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Re: Using skin effect
Subject: Re: Using skin effect
Date: Sun, 04 May 1997 15:49:31 -0700
From: Bert Hickman <bert.hickman-at-aquila-dot-com>
Organization: Stoneridge Engineering
To: Tesla List <tesla-at-pupman-dot-com>
References:
1
Tesla List wrote:
>
> Subject: Re: Using skin effect
> Date: Sat, 3 May 1997 22:34:17 +0500
> From: "Alfred A. Skrocki" <alfred.skrocki-at-cybernetworking-dot-com>
> To: Tesla List <tesla-at-pupman-dot-com>
>
> On Mon, 28 Apr 1997 20:18:06 -0700 Bert Hickman
> <bert.hickman-at-aquila-dot-com> wrote;
>
> > All,
> >
> > Alas, the perils of an early morning post! The above gives the factor
> > (x) of AC resistance divided by DC resistance, not skin depth! Sorry
> > 'bout that!
> >
> > Skin depth = 1/SQRT(Pi*f*Uo*a) for a cylindrical conductor (meters)
> > where f = Hertz
> > Uo = 4*pi*10-7 Henry/meter
> > a = 5.80x10^7 mho/m (conductivity of copper)
> > = 6.17x10^7 mho/m (conductivity of silver)
> >
> > Copper skin depth = 66.1/SQRT(f) millimeters
> > = 2602/SQRT(f) mils
> >
> > Silver skin depth = 64.1/SQRT(f) millimeters
> > = 2523/SQRT(f) mils
> >
> > Comparing skin depths (in mils = 0.001") of the two metals at various
> > frequencies:
> > Skin Depth (mils)
> > f Silver Copper
> > ====== ====== ======
> > 10 kHz 25.2 26.0
> > 50 kHz 11.3 11.6
> > 75 kHz 9.2 9.5
> > 100 kHz 8.0 8.2
> > 200 kHz 5.6 5.8
> > 300 kHz 4.6 4.8
> > 400 kHz 4.0 4.1
> > 500 kHz 3.6 3.7
> > 750 kHz 2.9 3.0
> > 1000 kHz 2.5 2.6
> >
> > As can be seen, copper tubing is very hard to beat! At typical Tesla
> > Coil frequencies, smooth copper tubing is almost as good as it gets!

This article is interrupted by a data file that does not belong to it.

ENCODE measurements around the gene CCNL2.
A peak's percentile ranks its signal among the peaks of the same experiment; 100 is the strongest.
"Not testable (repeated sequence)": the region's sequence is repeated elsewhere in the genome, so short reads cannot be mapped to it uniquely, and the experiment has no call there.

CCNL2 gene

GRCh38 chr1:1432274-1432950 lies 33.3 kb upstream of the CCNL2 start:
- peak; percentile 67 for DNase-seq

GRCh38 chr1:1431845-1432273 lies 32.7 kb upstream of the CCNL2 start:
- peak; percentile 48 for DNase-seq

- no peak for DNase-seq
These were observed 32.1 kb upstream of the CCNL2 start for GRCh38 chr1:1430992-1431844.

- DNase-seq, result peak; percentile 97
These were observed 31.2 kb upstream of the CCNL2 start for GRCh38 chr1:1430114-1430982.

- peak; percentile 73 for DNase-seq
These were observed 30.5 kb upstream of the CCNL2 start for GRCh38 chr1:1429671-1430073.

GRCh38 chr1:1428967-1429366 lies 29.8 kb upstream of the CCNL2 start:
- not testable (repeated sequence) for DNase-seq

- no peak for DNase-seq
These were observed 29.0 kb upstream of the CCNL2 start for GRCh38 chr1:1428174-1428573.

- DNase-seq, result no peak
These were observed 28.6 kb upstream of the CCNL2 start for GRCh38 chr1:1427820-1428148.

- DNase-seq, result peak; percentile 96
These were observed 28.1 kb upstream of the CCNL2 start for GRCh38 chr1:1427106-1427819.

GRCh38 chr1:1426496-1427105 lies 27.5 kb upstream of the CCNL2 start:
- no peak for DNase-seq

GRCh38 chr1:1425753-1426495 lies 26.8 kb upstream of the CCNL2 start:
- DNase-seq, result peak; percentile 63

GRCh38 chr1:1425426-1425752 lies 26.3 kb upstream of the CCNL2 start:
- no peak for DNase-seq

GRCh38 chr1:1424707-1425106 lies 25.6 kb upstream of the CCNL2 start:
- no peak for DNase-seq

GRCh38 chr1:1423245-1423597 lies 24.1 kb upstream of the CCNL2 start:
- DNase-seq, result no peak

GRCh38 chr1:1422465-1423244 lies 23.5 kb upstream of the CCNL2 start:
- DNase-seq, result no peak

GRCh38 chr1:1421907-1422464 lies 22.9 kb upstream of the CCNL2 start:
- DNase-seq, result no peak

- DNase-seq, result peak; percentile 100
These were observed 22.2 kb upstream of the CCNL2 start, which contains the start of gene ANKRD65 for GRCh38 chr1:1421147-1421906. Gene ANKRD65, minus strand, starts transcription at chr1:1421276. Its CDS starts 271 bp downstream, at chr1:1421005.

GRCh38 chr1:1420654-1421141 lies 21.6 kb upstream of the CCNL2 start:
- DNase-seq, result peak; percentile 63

> > Only pure silver or relatively thick silver plating can beat it.
>
> Interesting equation Bert, where did you get it from?
>
>
> Sincerely
>
> \\\|///
> \\ ~ ~ //
> ( -at- -at- )
> -----o00o-(_)-o00o-----
> Alfred A. Skrocki
> alfred.skrocki-at-cybernetworking-dot-com
> .ooo0 0ooo.
> -----( )---( )-----
> \ ( ) /
> \_) (_/
Alfred and all,
This particular form, for a good cylindrical conductor, came from
"Engineering Electromagnetics, 2nd ed." by William H. Hayt, Jr.,
McGraw-Hill Book Co., 1967, page 344. This is the result of taking the
more complex equations for potential and current density (presented
earlier in the chapter), and solving for the depth at which the current
decreases to 1/e or 37% of the value seen at the outer surface of the
conductor. The only thing I've changed are the units to go to CGS or
English equivalents.
Skin depth REALLY means that the average power loss in a conductor with
skin effect is exactly the same as that if the total current flow was
uniformly flowing through a tube whose wall thickness was exactly one
skin depth.
Even at relatively low frequencies skin effect can still be significant.
For example, skin depth at 60 Hz for copper is about 8.53mm, or about
1/3 of an inch. A 4" x 2" high-current busbar in a power plant can be
made tubular, with only 1/2" wall thickness, and will still be virtually
as effective as a solid conductor.
-- Bert --